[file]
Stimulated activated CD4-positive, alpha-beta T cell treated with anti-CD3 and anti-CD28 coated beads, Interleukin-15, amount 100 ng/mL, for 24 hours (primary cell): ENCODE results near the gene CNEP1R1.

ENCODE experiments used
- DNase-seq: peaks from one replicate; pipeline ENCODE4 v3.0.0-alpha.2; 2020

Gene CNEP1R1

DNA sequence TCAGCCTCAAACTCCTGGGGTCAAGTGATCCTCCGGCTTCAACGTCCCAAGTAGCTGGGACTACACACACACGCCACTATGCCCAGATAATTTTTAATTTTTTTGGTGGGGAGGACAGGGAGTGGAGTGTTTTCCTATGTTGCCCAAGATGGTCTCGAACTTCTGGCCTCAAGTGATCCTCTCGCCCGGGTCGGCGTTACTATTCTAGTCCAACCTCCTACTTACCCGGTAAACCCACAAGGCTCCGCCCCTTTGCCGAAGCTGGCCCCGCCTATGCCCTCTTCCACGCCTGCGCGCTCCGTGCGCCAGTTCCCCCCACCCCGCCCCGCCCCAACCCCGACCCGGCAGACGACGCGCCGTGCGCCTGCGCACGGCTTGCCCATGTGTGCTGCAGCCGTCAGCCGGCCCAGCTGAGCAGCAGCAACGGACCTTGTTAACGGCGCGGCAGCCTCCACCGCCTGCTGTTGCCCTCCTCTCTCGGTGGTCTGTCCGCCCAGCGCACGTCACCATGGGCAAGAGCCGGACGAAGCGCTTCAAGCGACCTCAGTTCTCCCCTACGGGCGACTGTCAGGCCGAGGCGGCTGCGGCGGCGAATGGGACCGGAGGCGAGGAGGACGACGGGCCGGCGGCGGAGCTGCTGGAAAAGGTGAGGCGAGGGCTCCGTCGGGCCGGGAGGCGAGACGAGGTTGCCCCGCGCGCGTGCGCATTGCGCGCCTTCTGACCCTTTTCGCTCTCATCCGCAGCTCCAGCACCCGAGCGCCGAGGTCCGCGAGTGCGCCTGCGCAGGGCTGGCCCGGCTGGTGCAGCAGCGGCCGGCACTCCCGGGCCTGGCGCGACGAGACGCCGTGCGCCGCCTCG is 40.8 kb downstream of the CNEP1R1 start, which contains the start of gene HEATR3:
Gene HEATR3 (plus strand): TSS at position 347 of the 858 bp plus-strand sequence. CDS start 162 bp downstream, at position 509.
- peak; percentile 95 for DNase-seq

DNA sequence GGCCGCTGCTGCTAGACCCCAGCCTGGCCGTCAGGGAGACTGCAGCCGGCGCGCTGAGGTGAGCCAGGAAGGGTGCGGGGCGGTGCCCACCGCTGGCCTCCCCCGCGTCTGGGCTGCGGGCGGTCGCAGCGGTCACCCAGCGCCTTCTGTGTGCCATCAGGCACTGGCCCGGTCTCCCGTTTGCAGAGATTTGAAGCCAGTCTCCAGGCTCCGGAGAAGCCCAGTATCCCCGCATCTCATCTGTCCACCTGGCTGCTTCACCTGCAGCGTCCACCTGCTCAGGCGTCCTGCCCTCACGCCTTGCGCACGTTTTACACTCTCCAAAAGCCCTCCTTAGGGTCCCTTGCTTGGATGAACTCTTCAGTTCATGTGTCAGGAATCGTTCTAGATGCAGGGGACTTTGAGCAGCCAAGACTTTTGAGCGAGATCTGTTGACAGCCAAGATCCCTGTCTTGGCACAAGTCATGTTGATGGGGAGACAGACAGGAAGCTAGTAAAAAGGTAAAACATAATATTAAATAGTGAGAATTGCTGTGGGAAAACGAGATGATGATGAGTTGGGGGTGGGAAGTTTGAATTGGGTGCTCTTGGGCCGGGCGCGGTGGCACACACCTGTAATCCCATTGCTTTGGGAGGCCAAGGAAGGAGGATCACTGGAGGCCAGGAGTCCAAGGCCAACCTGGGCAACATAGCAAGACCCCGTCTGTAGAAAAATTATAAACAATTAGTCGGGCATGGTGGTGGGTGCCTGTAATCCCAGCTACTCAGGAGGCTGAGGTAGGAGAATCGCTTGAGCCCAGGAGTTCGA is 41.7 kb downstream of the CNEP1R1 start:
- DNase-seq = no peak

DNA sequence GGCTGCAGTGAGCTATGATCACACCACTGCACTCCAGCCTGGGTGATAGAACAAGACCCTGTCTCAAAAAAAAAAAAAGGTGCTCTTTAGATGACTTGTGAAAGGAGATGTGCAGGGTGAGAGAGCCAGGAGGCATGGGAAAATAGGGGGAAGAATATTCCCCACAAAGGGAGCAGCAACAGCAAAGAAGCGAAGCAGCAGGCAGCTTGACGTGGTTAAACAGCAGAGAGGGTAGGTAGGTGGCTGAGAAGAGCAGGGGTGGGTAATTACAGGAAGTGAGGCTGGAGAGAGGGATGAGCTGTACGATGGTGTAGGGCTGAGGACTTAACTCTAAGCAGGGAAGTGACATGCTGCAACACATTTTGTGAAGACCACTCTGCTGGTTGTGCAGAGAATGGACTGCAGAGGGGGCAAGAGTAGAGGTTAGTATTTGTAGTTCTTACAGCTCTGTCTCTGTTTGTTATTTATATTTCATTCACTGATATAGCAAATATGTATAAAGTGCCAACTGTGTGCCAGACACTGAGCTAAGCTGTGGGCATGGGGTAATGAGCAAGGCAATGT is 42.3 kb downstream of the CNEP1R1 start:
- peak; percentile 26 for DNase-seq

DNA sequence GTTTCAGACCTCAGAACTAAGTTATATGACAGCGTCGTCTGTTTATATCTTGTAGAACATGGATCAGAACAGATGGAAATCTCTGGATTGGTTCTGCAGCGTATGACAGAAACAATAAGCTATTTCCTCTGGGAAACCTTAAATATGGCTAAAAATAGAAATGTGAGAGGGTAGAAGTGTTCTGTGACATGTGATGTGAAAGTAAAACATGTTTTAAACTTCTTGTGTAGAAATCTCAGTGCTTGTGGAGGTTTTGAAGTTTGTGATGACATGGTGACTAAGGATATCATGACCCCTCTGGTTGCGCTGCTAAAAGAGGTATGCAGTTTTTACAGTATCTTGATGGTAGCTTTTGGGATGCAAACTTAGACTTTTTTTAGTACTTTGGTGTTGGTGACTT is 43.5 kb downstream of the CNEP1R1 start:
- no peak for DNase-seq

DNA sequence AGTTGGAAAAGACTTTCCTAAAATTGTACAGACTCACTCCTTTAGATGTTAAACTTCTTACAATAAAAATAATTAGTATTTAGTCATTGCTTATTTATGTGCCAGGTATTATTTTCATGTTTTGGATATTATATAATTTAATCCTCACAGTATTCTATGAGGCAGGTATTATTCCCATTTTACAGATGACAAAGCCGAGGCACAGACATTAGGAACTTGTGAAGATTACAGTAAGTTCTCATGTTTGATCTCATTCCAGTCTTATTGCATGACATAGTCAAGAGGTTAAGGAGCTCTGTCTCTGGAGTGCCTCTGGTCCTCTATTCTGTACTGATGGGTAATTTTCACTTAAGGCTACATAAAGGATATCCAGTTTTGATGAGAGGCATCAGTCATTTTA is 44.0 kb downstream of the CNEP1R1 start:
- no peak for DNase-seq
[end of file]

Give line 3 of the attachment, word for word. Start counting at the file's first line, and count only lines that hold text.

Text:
- DNase-seq: peaks from one replicate; pipeline ENCODE4 v3.0.0-alpha.2; 2020